Europe is in crisis, but the European Union seems to go from strength to strength. While some see it as positive that the Eurozone crisis has “strengthened the original case for Europe – as a means of keeping the peace”, especially with the rise of far-right parties, others argue it further exposes the “democratic deficit” at the heart of the European Project. So far, the budget crisis has not only ended up with the “eurocrats” grabbing new powers to dictate terms to country that default on their debts, but also resulted in the elected government of Greece and Italy being replaced with EU officials in what has been termed a “soft coup”.
The growing power of the EU is often interpreted by its critics as due to simply the rise of a powerful EU elite in Brussels bent on a federal Europe and colonising national political life. However, according to James Heartfield, the forward march of the European Union has been widely misunderstood. Rather than the EU being driven by grand visions of a “United States of Europe”, it is driven more by the decline in political participation within the leading European nation states themselves.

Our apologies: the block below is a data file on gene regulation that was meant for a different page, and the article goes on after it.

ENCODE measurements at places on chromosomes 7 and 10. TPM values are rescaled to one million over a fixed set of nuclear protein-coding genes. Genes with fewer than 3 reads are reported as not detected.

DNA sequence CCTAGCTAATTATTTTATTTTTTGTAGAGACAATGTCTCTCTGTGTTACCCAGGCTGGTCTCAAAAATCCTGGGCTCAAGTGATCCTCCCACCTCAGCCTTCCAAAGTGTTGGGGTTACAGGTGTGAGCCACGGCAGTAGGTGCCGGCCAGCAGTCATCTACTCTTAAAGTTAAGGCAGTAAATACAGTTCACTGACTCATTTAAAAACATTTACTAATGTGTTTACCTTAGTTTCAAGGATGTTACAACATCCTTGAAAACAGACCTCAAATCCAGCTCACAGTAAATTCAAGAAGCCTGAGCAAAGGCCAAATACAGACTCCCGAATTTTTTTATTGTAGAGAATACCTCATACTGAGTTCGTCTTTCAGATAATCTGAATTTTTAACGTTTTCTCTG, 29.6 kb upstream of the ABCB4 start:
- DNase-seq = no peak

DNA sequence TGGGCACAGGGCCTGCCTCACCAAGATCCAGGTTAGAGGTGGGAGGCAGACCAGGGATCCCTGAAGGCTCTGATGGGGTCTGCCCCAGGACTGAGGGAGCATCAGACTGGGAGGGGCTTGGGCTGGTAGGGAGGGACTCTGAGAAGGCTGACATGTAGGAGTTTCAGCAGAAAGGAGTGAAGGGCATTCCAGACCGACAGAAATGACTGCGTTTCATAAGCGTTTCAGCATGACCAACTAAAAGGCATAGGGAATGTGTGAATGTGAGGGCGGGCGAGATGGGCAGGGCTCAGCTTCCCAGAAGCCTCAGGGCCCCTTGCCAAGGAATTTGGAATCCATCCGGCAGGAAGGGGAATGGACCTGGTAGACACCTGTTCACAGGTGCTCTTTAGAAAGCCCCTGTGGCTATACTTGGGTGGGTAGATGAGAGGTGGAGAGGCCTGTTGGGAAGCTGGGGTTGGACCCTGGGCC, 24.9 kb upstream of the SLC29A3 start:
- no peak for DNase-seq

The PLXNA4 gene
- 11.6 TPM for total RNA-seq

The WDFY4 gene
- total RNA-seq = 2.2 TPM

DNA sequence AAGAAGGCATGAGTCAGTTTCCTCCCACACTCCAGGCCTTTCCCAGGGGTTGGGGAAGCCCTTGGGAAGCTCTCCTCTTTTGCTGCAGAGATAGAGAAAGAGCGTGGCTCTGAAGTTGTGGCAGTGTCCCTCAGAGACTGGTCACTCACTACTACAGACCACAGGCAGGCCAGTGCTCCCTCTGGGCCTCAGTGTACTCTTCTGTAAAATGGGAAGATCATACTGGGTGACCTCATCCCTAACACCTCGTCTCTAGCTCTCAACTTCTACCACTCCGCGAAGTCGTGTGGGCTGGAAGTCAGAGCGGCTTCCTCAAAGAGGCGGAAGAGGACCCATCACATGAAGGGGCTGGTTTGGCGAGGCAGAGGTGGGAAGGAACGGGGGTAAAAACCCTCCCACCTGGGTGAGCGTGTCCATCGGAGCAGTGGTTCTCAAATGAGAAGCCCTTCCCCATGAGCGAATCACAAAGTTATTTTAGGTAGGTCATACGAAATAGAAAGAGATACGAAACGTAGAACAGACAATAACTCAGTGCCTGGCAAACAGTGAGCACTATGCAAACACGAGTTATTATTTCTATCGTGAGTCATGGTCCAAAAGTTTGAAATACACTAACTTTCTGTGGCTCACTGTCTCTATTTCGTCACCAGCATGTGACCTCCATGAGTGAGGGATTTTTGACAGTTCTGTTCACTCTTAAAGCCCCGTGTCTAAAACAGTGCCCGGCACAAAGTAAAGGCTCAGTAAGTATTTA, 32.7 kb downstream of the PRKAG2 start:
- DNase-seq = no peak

Without political contestation national parliaments have become empty shells. Where once elites drew authority from their own people, today they draw authority from the European Union, and other international summits. And as national sovereignty is hollowed out, technocratic administration from Brussels have filled the void; allowing Europe’s political elite to conduct increasing areas of policy free from democratic accountability. But is the European project inherently anti-democratic? Or are objections to the EU mainly driven by prejudice, and the very nationalism it was founded to overcome? And what is the alternative: is it possible to be anti-EU but pro-European?